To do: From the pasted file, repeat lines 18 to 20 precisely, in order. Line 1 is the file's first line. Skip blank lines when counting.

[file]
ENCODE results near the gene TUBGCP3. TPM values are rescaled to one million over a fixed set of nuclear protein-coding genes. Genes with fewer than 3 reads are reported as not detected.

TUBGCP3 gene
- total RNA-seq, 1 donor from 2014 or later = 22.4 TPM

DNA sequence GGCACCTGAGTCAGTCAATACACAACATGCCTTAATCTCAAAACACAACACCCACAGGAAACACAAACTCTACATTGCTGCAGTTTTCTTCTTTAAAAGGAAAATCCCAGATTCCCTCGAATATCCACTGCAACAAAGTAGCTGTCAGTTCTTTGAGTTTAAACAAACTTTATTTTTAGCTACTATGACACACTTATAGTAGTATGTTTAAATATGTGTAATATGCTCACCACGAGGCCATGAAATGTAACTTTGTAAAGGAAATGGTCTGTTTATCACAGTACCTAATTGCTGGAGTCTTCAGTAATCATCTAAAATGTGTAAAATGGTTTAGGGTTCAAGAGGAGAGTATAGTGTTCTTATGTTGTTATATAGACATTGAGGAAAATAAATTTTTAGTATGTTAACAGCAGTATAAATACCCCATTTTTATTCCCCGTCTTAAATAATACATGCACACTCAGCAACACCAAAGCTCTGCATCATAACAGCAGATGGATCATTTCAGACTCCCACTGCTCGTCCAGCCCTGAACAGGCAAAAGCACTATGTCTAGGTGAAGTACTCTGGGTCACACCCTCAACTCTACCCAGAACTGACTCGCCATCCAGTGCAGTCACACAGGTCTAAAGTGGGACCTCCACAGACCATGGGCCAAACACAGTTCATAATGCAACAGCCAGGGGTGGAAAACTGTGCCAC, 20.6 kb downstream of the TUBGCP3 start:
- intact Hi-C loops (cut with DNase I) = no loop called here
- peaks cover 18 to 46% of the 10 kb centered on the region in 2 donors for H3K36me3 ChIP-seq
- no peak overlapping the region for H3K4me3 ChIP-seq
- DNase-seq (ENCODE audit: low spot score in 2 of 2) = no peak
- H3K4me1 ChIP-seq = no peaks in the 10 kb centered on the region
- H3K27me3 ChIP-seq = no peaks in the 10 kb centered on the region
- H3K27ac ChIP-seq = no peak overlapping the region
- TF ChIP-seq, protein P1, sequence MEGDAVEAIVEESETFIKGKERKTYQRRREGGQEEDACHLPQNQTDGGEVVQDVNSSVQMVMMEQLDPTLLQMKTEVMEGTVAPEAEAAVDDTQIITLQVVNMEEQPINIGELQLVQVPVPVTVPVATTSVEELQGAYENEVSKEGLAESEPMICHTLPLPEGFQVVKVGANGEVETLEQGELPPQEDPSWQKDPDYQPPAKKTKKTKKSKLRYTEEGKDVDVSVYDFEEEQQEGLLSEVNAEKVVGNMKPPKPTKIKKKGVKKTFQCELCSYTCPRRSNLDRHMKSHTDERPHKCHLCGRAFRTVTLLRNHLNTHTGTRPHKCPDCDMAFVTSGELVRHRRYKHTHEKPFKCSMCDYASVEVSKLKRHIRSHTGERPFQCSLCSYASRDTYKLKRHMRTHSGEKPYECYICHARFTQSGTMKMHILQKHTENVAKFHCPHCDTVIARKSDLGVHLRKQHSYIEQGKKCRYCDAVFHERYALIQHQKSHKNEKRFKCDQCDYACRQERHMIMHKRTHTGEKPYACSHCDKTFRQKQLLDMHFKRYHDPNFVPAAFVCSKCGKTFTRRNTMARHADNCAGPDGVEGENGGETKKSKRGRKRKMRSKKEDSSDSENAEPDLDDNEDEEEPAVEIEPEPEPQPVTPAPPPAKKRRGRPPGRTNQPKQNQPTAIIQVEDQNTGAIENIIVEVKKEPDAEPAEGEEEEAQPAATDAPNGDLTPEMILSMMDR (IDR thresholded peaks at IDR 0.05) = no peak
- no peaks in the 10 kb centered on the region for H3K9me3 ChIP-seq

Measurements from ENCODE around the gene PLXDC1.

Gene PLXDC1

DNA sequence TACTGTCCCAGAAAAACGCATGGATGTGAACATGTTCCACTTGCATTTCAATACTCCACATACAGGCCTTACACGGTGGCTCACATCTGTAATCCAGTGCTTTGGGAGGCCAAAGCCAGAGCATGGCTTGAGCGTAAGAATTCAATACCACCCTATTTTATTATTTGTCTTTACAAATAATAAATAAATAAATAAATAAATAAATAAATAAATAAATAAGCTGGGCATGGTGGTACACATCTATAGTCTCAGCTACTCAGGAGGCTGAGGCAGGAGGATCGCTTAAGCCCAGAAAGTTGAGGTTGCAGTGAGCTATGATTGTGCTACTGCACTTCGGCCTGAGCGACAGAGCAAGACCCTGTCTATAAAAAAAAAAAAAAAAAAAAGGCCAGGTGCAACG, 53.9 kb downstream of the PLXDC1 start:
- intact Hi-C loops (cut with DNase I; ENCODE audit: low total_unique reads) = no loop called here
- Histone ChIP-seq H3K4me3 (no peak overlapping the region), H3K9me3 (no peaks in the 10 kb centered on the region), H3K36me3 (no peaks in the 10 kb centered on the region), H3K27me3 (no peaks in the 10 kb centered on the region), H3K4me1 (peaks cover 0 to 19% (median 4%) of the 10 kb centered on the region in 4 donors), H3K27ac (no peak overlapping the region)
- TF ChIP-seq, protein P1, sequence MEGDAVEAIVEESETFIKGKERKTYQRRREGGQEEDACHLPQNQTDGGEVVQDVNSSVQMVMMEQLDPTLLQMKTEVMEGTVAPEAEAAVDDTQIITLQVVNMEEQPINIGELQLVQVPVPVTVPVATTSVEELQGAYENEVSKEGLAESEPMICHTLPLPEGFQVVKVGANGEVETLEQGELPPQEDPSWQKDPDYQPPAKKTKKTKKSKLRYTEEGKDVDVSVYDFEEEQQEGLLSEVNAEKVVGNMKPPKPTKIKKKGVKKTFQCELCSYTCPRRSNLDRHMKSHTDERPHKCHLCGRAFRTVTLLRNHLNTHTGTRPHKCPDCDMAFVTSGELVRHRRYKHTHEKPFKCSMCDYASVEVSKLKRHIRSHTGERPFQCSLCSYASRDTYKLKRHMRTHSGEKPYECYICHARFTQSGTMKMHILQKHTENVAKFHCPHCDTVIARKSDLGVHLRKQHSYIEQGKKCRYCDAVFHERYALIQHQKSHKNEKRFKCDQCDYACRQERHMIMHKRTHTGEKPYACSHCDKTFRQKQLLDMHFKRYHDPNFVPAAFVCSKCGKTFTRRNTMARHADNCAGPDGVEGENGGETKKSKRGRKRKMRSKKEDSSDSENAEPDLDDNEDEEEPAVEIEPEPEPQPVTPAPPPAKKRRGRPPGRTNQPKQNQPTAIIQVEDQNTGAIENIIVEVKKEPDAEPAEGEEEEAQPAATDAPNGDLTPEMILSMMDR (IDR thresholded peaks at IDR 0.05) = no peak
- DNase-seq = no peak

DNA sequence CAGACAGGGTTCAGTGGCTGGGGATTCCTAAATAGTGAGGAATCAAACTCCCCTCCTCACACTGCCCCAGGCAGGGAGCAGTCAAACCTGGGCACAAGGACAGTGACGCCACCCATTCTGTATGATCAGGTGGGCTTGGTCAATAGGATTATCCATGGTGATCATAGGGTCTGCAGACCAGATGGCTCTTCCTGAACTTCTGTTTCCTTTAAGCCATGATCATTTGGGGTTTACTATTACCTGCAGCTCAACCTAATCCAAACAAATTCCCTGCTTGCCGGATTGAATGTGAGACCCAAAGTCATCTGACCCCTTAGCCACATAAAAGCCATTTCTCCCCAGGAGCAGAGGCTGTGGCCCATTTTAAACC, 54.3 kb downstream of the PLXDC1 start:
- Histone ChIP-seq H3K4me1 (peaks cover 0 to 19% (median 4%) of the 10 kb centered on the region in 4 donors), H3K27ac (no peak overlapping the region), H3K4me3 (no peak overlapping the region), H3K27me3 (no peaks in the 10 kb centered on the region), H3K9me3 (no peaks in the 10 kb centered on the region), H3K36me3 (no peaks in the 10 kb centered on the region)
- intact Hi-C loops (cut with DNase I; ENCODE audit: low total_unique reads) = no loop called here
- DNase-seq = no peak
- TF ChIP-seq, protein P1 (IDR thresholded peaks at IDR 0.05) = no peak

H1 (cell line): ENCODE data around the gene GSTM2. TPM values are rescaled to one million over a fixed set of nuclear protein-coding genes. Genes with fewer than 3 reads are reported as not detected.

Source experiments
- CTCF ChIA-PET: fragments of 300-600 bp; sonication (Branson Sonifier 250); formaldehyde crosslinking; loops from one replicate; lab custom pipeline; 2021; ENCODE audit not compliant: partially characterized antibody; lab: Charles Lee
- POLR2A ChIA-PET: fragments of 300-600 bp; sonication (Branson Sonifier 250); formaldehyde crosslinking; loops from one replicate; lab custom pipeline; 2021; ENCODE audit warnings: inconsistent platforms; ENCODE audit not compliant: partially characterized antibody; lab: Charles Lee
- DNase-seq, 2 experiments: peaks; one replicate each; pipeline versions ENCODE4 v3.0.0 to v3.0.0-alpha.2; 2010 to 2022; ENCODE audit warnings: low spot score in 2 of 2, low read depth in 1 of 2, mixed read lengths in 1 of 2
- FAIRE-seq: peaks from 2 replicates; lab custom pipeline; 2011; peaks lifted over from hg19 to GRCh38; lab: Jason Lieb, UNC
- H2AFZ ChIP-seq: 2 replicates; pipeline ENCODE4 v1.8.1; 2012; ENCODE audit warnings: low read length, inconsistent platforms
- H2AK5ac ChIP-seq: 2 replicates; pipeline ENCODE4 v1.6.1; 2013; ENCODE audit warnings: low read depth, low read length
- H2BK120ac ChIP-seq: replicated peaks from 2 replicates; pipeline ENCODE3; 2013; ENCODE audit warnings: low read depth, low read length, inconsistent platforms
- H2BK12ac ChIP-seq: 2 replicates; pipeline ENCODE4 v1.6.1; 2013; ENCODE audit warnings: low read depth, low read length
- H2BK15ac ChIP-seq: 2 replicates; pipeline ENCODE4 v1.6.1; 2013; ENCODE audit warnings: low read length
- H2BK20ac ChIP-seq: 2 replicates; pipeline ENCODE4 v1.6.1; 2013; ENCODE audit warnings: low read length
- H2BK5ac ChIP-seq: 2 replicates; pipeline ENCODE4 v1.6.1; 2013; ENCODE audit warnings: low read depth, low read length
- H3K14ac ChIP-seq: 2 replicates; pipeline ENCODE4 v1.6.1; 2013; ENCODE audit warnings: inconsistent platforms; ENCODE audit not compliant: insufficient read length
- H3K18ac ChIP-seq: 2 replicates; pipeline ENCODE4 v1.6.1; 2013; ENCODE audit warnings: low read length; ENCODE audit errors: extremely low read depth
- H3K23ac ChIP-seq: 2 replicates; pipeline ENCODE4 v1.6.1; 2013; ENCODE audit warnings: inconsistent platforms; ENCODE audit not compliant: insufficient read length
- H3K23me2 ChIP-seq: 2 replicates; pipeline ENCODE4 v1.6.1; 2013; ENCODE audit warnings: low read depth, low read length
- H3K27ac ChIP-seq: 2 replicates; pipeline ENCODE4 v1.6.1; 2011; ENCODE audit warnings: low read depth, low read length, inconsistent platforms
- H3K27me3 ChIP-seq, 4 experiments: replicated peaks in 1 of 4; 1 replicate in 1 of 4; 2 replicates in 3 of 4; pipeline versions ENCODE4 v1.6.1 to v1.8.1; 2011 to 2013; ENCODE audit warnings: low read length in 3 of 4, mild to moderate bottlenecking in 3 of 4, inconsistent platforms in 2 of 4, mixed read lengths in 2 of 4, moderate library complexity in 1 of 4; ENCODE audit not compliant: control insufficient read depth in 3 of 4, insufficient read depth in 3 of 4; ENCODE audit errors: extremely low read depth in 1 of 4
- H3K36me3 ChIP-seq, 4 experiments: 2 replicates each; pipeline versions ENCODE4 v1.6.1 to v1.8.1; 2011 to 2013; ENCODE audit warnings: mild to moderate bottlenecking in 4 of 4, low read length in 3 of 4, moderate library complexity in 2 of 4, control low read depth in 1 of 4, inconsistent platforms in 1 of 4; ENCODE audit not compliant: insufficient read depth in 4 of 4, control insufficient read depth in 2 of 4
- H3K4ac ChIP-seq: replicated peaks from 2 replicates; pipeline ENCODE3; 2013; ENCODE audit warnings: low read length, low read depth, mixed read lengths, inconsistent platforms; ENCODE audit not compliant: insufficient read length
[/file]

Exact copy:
- Histone ChIP-seq H3K4me3 (no peak overlapping the region), H3K9me3 (no peaks in the 10 kb centered on the region), H3K36me3 (no peaks in the 10 kb centered on the region), H3K27me3 (no peaks in the 10 kb centered on the region), H3K4me1 (peaks cover 0 to 19% (median 4%) of the 10 kb centered on the region in 4 donors), H3K27ac (no peak overlapping the region)
- TF ChIP-seq, protein P1, sequence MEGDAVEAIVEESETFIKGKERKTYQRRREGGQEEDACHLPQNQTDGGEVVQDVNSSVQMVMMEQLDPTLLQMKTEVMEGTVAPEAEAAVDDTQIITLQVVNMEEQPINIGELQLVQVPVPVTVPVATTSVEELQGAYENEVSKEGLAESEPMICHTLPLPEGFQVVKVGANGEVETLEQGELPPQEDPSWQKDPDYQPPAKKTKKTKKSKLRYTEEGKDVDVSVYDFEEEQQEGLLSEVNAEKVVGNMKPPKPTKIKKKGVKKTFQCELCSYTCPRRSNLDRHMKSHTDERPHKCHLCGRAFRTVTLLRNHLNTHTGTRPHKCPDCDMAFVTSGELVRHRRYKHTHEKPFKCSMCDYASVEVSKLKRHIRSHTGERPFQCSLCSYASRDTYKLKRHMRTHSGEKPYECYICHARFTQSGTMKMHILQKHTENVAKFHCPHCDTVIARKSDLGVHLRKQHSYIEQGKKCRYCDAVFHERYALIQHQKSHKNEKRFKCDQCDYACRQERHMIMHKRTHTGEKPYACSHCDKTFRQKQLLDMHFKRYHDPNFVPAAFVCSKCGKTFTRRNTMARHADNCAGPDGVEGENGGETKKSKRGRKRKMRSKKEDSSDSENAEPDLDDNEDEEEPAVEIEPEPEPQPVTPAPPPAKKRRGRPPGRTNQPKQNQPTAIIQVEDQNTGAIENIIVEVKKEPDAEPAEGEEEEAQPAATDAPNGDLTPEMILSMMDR (IDR thresholded peaks at IDR 0.05) = no peak
- DNase-seq = no peak